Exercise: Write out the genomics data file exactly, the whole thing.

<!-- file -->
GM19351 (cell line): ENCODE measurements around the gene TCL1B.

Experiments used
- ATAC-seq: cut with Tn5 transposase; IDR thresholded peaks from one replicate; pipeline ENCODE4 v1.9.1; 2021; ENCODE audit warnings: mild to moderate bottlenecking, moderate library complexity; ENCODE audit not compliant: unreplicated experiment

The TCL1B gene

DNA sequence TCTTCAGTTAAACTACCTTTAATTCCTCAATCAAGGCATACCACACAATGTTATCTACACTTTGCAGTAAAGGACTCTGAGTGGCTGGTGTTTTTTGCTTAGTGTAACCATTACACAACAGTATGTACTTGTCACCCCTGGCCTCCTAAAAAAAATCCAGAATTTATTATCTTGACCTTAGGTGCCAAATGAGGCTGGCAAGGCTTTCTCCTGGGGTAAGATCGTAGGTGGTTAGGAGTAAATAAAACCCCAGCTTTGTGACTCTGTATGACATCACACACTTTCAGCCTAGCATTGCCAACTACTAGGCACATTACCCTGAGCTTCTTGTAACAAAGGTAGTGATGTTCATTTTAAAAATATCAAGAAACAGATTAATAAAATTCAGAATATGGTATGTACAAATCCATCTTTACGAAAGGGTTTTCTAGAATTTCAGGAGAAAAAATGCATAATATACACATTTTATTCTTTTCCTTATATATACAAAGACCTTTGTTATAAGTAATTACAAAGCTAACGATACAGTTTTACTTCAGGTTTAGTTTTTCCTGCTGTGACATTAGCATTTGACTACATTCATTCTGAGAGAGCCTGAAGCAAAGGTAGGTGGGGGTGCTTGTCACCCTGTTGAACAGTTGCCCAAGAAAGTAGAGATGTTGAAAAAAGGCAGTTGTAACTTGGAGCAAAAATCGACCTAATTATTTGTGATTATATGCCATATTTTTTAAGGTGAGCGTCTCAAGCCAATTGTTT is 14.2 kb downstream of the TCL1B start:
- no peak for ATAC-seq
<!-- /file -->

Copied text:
GM19351 (cell line): ENCODE measurements around the gene TCL1B.

Experiments used
- ATAC-seq: cut with Tn5 transposase; IDR thresholded peaks from one replicate; pipeline ENCODE4 v1.9.1; 2021; ENCODE audit warnings: mild to moderate bottlenecking, moderate library complexity; ENCODE audit not compliant: unreplicated experiment

The TCL1B gene

DNA sequence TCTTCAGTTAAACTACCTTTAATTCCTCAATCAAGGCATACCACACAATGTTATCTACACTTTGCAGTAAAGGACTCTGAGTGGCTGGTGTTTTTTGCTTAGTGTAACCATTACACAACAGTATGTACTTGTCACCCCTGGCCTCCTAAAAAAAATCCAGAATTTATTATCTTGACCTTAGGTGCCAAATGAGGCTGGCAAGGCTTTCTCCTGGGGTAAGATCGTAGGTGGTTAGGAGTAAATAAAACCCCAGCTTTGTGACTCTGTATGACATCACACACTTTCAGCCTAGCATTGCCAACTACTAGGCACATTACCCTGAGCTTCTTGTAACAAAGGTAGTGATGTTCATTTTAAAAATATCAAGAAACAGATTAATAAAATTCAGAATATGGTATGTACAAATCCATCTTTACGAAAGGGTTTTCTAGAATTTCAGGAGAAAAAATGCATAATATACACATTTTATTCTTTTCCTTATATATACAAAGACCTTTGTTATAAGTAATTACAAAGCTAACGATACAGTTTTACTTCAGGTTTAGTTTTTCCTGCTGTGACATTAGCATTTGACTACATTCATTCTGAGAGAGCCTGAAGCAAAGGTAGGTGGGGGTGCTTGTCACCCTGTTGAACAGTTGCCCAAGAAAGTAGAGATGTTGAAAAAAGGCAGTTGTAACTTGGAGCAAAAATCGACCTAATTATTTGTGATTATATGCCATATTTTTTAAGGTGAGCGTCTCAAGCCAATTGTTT is 14.2 kb downstream of the TCL1B start:
- no peak for ATAC-seq